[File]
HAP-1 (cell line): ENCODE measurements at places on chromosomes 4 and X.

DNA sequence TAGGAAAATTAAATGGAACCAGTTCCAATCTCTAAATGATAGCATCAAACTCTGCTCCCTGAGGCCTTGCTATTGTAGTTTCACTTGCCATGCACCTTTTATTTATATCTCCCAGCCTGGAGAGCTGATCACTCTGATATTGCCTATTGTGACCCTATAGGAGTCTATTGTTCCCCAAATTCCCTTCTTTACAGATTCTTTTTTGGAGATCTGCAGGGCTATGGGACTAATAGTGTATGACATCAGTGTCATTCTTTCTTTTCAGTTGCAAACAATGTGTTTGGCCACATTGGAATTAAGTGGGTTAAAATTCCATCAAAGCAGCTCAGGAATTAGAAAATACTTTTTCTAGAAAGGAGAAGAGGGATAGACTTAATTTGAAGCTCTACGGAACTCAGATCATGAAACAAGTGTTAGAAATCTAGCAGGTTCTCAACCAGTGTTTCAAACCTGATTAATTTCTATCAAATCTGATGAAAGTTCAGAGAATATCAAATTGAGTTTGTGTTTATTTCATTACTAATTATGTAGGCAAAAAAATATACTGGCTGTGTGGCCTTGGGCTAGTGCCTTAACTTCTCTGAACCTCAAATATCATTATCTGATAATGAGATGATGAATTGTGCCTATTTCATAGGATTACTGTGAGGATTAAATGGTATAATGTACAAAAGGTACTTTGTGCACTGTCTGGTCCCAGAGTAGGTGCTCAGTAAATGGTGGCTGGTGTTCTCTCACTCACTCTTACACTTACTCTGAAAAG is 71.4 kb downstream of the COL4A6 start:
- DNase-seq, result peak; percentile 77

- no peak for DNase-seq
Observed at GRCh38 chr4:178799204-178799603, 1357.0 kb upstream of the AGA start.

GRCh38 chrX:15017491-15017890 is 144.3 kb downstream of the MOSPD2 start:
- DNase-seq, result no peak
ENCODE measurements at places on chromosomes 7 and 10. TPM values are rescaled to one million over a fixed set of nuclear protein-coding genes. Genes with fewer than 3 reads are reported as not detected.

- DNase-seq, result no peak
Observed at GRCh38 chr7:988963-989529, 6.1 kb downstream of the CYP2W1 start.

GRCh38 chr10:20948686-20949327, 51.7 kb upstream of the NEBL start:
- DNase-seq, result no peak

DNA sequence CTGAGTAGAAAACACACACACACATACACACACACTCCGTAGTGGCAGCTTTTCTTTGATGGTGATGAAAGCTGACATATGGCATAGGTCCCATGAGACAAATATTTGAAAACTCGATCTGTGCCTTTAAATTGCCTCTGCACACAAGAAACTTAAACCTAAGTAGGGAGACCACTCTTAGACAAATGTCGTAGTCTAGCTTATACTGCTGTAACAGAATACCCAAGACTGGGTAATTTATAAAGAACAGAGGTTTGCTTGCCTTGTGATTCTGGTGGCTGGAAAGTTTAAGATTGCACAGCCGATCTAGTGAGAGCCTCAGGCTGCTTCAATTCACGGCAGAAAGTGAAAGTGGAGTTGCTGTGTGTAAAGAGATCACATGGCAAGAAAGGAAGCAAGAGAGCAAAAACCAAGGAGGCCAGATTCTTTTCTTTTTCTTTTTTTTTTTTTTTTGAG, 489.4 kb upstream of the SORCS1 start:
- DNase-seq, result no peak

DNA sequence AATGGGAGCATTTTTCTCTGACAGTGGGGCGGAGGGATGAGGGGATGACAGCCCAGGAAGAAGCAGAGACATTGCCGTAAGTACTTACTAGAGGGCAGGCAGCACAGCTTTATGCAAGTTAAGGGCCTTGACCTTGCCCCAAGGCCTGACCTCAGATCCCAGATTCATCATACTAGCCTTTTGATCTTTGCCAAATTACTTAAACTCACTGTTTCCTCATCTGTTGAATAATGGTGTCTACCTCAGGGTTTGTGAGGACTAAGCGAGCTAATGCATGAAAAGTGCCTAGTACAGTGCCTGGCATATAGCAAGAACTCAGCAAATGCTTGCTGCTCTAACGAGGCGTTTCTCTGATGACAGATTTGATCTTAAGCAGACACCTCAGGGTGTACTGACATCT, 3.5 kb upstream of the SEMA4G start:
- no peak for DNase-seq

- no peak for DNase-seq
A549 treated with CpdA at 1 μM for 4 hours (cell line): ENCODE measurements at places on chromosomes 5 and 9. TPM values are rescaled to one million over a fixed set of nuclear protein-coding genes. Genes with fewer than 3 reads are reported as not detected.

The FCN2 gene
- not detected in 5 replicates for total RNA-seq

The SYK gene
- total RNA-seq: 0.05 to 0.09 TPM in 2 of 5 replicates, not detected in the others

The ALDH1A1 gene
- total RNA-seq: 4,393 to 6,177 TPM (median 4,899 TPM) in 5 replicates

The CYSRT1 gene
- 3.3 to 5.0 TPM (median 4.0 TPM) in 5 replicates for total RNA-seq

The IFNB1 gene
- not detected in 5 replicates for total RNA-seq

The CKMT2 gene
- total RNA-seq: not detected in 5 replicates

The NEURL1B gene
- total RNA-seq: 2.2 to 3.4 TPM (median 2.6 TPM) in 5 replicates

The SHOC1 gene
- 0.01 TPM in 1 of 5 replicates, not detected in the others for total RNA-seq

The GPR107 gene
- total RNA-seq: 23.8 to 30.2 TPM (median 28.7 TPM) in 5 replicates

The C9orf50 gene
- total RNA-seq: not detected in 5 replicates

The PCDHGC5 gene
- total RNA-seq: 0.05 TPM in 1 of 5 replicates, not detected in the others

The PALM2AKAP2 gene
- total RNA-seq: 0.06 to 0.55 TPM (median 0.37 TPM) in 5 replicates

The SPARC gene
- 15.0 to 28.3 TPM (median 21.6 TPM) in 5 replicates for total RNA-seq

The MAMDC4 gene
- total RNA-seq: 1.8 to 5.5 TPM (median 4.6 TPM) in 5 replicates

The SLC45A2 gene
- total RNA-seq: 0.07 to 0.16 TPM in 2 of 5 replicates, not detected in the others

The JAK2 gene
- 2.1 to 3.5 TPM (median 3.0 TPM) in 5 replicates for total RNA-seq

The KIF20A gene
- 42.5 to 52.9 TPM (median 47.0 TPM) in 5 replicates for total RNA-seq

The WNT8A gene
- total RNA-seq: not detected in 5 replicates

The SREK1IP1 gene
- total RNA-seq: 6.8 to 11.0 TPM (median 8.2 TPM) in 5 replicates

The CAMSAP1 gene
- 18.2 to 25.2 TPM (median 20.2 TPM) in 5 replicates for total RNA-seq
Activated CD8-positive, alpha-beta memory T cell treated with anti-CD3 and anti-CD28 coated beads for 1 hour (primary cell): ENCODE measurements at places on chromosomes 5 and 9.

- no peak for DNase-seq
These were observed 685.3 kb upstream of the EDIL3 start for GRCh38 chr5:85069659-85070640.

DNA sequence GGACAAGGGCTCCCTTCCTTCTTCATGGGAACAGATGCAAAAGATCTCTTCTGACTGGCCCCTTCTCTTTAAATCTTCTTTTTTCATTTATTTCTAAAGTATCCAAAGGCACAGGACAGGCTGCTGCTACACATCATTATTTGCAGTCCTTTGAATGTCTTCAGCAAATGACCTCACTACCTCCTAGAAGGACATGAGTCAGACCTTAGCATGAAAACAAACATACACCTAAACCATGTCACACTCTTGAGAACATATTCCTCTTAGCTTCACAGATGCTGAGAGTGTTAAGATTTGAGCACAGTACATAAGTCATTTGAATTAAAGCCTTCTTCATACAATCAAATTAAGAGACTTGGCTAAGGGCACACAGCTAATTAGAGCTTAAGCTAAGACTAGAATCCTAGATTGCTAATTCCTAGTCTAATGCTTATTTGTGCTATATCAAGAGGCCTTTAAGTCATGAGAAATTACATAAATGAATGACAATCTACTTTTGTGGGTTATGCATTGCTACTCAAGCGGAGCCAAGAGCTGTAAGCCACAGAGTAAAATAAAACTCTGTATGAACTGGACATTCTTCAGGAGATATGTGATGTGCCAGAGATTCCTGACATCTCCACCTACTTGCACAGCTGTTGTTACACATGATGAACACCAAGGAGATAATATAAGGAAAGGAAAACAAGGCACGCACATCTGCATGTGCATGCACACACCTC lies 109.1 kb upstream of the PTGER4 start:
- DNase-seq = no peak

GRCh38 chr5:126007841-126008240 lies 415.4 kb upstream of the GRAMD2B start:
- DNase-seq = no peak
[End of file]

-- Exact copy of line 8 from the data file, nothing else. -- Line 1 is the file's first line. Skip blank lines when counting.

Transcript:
ENCODE measurements at places on chromosomes 7 and 10. TPM values are rescaled to one million over a fixed set of nuclear protein-coding genes. Genes with fewer than 3 reads are reported as not detected.